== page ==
Prakash Chandra Tiwari, Kumaon University, Nainital, India

Bhagwati Joshi, Government Post Graduation College, Rudrapur, India

Presentation Title: Urban growth and assessment of its natural and socio-economic risks in high mountain ecosystems: A geospatial framework for institutionalizing urban risk management in Himalaya




Urbanization has emerged as one of the major drivers of environmental changes in the Himalaya. These changes are making urban ecosystems highly vulnerable to a variety of natural and socioeconomic risks, particularly: slope failures, flash floods, urban fires and food, livelihood and health insecurity, all of which affect mainly poor and marginalized communities. Moreover, climate change has stressed urban ecosystems through increased frequency, severity, and intensity of natural and socioeconomic risks. This study developed an urban risk-reduction framework using geo-spatial technology with application through multi-stakeholder governance in Kumaon, Himalaya, India.

Key Lessons Learned

  • Poverty and socio-economic marginalization are responsible for creating urban environmental inequalities in the mountain regions of the developing world under conditions of global environmental change.
  • There is a great need for the following:  (i) comprehensive urban land-use policy; (ii) evolving framework for sustainable livelihood for vulnerable sections of the urban population, particularly poor and women; (iii) effective implementation of urban land-use plans; and, (iv) development of remote sensing and GIS support systems with near real-time urban disaster risk assessment and reduction. 
  • In addition to these, gender mainstreaming, particularly through social and economic empowerment of women, and integrating sustainable urban development into an urban climate change adaptation framework are inevitable.

Policy/Practice Implications of Research

  • The remote sensing and GIS-based geospatial disaster risk reduction framework evolved through the study will help policy planning organizations and local government agencies in making geospatial decisions as one of the integral components of urban disaster risk reduction strategies in Himalaya.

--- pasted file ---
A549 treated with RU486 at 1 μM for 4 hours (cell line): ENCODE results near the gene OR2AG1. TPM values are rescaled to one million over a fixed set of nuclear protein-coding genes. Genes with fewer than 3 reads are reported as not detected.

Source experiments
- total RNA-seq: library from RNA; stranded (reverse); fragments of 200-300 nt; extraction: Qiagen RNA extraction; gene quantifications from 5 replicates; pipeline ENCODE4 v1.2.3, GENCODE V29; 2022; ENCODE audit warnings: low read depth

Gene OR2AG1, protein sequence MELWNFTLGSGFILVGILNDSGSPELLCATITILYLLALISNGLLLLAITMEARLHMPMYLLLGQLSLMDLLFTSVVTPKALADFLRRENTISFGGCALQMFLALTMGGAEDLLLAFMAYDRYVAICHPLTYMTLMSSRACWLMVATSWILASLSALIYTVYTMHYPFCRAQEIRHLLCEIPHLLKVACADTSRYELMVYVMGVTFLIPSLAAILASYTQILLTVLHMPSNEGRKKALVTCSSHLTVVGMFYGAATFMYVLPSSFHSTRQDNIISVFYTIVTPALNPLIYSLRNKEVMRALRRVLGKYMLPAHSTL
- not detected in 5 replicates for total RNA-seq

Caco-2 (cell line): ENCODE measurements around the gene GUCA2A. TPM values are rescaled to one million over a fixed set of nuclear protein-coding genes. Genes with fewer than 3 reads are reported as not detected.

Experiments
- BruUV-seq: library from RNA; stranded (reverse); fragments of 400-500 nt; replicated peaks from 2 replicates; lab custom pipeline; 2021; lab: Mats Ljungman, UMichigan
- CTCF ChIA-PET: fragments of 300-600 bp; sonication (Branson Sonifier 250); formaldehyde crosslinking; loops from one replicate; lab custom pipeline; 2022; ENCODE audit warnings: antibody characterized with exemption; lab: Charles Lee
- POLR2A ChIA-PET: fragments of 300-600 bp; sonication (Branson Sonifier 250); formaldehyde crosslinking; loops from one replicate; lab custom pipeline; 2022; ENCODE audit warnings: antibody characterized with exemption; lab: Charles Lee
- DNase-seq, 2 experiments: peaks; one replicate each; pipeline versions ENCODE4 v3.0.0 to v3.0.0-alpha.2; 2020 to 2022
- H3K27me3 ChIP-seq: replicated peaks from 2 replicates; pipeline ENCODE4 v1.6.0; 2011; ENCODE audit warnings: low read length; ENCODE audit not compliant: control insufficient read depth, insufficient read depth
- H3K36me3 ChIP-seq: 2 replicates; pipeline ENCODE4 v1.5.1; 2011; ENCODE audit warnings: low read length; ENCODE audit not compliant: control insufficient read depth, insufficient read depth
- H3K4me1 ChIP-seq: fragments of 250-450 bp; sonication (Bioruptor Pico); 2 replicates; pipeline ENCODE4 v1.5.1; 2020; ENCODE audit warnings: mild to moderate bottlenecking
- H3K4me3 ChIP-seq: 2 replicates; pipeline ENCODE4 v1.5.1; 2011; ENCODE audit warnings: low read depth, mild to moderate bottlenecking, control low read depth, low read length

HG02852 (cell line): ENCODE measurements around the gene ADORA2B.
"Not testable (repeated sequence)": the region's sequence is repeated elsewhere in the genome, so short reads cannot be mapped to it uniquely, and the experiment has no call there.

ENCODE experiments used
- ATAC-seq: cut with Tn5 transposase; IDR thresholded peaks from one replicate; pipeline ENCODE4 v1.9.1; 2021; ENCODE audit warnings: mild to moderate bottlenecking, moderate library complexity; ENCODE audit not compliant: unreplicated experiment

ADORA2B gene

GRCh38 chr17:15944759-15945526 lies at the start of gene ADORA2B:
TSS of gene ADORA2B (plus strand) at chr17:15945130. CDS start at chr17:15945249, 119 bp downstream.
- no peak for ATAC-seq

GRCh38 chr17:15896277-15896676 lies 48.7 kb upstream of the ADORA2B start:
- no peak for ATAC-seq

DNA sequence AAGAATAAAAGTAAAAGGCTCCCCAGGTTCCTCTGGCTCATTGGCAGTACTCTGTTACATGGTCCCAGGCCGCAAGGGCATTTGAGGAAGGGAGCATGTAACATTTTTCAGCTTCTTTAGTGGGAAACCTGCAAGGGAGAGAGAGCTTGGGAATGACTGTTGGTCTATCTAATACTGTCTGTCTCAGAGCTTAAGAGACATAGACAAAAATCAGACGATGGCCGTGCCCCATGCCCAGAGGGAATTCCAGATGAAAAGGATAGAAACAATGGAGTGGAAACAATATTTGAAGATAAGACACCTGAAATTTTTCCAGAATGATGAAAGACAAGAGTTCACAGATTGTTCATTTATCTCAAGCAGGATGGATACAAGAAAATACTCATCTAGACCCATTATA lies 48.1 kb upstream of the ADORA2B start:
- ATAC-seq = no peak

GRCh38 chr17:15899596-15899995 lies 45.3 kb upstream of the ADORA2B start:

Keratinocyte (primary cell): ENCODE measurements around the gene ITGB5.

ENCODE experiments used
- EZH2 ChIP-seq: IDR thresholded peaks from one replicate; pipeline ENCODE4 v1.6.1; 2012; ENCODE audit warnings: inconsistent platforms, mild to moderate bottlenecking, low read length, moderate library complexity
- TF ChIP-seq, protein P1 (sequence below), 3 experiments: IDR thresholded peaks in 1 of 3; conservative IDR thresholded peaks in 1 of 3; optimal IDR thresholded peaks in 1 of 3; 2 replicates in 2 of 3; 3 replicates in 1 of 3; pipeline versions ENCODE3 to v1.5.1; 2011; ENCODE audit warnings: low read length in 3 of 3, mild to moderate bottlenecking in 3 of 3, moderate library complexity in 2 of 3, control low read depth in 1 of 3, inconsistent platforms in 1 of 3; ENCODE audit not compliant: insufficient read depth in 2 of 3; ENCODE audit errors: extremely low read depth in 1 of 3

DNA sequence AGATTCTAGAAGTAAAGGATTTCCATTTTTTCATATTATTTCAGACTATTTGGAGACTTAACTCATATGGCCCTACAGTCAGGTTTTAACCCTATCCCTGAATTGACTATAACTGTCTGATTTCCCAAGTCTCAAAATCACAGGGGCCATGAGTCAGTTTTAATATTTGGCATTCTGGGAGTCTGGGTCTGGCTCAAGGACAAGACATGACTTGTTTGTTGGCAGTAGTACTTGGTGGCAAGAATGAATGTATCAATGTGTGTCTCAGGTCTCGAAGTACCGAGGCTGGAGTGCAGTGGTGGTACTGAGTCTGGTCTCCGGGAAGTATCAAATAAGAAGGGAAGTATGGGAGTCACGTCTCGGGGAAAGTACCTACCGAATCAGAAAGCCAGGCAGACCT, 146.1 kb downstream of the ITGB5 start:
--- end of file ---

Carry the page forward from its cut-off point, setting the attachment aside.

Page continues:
• The policy recommendations of the research could be extended to different parts of Himalaya and other high mountain regions of the world in low- and middle-income countries.
  • This study provides a conceptual basis for urban livelihood improvement and integration with urban risk reduction and climate change adaptation. However, the effective implementation of these outcomes and recommendations would depend on the institutional framework which is currently weak and inefficient in responding to natural risk and making use of emerging knowledge and technologies.

Knowledge Gaps and Needs

  • The potential of wider application of geo-spatial technology in urban risk governance in high mountains needs to be explored. This includes:
    • The interpretation of inter-linkages between socio-economic and environmental exclusion and urban sustainability in high mountains;
    • The assessment of impacts of growing urban inequalities on vulnerability of high mountain urban ecosystems to global environmental change; 
    • The appraisal of the effectiveness and practical applicability of existing policy frameworks for attaining socio-economic equity and environmental justice in rapidly growing mountain urban areas of developing countries; and,
    • Exploring prospects and perspectives of improved, equitable urban and climate smart urban governance in mountain regions.


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